Three Poems by Hibah Shabkhez

Eleven Princesses and a Queen

They fled, the brothers, as my prince danced
Feet tapping out the drumbeats to the last;
The soldier at them his fox-hounds lanced
From the tinder; then laughed and let them past,
Twirling his new crown about his finger.

The cobblers begging work from door to door
Cry: alack, the princesses dance no more!

Then my sisters in darkness sped away
For an address carrying one last smile
There in that last minuet exchanged; fey
Frisking feet had needed no names to while
The winter nights; in rent hearts smiles linger.

The cobblers begging work from door to door
Cry: alack, the princesses dance no more!

The last braved a storm, groaned over a pea;
For a space the ninth in fair slumber lies;
The third sold her soul to the demon-sea
For grace; the fifth to Bluebeard marriage ties;
The rest are now seen, now again unknown.

The cobblers begging work from door to door
Cry: alack, the princesses dance no more!

Thus, sneaking sandwiches past his dogs, I,
Flitting through the dens of travellers and
The new-landed seamen, hunt news to buy,
For glimpses of sister-fates in time’s sand;
The better to leaven or mourn my own.

The cobblers begging work from door to door
Cry: alack, the princesses dance no more!

Glue Stick

Born of melted bone-stew, my first forbears
Were conjured to bind and to sustain. Poured
Into the cracks and creases of your wares,
They sealed flaws forever. Then you soured
On such strength, and so

We started to grow
Weaker. Latest of the line, a stick-shaped
Blob in a tube, I do but briefly bind
Paper to paper. Your hands boiled and draped
The force out of me. Now unto the wind

You consign my corpse.
My remains languishing in hard plastic
Would fain return to the earth, tell the trees:
‘I was forged from your dead friends to stick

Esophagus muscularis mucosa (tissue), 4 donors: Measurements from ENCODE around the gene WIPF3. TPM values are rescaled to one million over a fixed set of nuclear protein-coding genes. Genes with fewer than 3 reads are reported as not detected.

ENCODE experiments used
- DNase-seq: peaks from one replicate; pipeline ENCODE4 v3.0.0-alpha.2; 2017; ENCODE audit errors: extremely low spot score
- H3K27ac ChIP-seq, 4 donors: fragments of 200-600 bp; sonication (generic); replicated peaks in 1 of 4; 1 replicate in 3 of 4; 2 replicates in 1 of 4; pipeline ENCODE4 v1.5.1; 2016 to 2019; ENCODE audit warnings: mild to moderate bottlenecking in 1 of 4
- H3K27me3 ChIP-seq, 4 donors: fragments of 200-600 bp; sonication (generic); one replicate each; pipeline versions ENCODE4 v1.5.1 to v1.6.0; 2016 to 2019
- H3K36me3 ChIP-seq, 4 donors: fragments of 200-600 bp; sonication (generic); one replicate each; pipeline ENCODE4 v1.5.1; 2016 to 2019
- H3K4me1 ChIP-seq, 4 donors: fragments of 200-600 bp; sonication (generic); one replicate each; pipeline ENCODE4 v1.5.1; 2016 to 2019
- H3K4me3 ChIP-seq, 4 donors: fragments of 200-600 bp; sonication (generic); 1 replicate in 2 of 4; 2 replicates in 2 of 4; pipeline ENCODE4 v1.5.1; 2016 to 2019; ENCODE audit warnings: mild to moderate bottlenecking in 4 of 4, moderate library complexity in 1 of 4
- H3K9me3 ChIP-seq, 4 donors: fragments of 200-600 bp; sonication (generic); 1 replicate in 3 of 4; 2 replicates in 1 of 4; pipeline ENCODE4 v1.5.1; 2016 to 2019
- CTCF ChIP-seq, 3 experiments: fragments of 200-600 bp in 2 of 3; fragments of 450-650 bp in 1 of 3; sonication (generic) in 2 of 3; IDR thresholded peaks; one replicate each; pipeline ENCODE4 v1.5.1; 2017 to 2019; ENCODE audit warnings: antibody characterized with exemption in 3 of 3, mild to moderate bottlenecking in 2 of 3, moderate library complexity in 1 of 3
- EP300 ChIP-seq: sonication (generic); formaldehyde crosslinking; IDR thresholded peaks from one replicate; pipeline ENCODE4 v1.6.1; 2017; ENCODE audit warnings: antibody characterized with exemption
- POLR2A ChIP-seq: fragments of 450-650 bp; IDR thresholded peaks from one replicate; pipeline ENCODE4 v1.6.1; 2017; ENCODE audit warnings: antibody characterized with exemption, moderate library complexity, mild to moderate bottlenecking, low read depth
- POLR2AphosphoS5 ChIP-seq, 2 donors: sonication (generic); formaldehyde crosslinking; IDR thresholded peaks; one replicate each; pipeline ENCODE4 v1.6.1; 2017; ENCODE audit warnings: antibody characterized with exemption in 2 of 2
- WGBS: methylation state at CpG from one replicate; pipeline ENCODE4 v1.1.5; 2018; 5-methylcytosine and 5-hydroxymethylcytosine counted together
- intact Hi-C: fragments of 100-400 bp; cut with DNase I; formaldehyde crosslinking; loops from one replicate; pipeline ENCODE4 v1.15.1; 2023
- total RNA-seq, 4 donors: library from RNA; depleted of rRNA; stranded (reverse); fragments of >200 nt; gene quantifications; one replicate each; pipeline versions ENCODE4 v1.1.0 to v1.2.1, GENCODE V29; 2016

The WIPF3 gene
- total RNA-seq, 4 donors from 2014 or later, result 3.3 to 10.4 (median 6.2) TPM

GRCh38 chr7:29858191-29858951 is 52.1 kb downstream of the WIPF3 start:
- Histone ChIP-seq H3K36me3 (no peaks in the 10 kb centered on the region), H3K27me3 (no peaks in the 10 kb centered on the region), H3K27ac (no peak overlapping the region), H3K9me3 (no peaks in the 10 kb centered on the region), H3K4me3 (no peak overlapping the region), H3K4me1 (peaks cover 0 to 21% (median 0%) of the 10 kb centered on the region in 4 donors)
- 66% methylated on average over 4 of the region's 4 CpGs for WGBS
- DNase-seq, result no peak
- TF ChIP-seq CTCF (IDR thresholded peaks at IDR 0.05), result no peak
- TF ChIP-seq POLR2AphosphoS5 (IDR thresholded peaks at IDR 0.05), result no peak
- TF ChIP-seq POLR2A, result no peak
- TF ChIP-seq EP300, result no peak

And mend things. Instead I let men break me.’

X.A- X.E- or X.I- ?

A sock wriggling just out of reach
Under the bed, it burns my lips
It burns my stretching finger-tips,
The word for this, the other word
Crannied off after being heard
Or read somewhere. I wring out each

Crease, dust and destroy. If I can
Not find one word, what right have I
To language at all? If I dye
This thought wrong, the world comes crashing
Down, a steel pencil-box smashing
Pin-drop silences. If you ran

Far, if you ran fast, the sadness
Of sound still chased you with a curse
From thirty eyes. Now it is worse
All the slashing eyes, all the tongues
Are mine alone, the rotting rungs
On my own ladder to madness.

About The Author

Hibah Shabkhez is a writer of the half-yo literary tradition, an erratic language-learning enthusiast, a teacher of French as a foreign language and a happily eccentric blogger from Lahore, Pakistan. Her work has previously appeared in Wellington Street Review, Black Bough, Nine Muses, Borrowed Solace, Ligeia, Cordite Poetry, and a number of other literary magazines. Studying life, languages and literature from a comparative perspective across linguistic and cultural boundaries holds a particular fascination for her.

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